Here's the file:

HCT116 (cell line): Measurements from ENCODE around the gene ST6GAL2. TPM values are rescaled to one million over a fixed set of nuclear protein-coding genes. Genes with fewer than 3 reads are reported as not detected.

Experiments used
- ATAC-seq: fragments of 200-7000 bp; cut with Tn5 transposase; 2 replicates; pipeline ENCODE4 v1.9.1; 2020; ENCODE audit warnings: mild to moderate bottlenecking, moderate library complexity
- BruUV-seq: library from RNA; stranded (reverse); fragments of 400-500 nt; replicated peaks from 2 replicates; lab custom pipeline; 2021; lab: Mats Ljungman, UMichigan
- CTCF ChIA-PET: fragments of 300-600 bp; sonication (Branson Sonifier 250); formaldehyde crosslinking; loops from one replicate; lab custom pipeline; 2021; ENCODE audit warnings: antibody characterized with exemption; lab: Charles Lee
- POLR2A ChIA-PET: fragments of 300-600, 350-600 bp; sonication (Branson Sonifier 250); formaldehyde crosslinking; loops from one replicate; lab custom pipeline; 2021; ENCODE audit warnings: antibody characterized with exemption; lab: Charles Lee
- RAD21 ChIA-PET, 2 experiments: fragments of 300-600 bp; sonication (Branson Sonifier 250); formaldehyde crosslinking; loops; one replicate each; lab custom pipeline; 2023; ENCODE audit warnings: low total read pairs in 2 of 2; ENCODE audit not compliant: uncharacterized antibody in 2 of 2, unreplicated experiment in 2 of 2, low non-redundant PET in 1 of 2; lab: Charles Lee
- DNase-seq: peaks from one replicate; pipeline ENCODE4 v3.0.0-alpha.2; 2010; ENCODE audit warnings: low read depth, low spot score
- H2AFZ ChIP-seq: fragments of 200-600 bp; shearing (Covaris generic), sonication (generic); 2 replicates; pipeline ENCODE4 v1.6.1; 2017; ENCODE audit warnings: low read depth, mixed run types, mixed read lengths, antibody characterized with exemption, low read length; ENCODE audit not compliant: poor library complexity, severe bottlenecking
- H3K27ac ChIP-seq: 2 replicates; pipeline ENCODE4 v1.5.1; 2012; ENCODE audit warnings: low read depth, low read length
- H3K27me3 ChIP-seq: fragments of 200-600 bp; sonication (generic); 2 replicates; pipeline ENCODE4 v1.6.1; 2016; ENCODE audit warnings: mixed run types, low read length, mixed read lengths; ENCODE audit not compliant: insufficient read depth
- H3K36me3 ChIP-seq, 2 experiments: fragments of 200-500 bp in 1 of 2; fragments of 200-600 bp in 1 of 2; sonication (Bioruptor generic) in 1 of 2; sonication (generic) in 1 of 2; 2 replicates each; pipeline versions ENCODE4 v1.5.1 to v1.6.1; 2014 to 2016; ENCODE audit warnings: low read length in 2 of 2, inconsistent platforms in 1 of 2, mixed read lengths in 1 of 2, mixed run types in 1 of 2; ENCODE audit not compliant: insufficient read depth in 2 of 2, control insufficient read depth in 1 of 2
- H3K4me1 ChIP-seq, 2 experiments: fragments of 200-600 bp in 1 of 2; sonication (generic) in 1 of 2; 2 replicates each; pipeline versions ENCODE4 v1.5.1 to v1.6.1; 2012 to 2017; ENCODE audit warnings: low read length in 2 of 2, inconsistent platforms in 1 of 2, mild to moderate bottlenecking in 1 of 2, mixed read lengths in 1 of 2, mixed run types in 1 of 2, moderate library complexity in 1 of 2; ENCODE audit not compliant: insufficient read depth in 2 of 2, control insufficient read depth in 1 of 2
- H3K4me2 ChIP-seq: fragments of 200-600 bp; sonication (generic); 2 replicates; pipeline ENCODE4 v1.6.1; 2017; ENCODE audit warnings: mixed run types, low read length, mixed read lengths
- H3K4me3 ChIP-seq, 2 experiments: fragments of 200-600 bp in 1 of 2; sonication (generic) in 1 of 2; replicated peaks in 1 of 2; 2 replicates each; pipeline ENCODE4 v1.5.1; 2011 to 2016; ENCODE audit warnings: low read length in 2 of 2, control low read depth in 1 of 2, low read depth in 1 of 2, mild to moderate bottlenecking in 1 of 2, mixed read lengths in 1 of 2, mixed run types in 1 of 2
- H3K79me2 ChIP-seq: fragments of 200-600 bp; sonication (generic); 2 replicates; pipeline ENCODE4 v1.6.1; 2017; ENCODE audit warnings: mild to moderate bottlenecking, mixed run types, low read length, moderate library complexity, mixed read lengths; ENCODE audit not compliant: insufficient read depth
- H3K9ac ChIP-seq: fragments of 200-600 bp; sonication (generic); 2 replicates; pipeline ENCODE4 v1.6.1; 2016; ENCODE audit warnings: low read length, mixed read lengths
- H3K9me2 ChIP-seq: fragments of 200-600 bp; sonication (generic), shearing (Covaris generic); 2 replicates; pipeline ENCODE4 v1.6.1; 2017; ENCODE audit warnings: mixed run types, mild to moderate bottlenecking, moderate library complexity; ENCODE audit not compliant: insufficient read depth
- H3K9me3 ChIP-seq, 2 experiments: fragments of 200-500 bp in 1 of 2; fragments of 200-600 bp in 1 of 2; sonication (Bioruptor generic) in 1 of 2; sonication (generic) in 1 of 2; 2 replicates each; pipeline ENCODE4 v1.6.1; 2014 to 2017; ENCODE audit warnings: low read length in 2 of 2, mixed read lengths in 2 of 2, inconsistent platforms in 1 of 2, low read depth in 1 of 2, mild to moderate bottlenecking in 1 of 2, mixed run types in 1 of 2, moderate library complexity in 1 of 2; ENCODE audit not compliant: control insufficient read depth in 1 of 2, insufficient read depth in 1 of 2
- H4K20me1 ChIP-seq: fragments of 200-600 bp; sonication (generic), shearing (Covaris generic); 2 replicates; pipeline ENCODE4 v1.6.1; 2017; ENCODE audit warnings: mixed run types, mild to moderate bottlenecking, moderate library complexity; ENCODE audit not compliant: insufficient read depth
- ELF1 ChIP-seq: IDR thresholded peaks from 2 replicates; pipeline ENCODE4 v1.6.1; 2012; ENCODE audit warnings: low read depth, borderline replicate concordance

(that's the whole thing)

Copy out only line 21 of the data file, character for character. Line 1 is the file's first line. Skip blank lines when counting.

- ELF1 ChIP-seq: IDR thresholded peaks from 2 replicates; pipeline ENCODE4 v1.6.1; 2012; ENCODE audit warnings: low read depth, borderline replicate concordance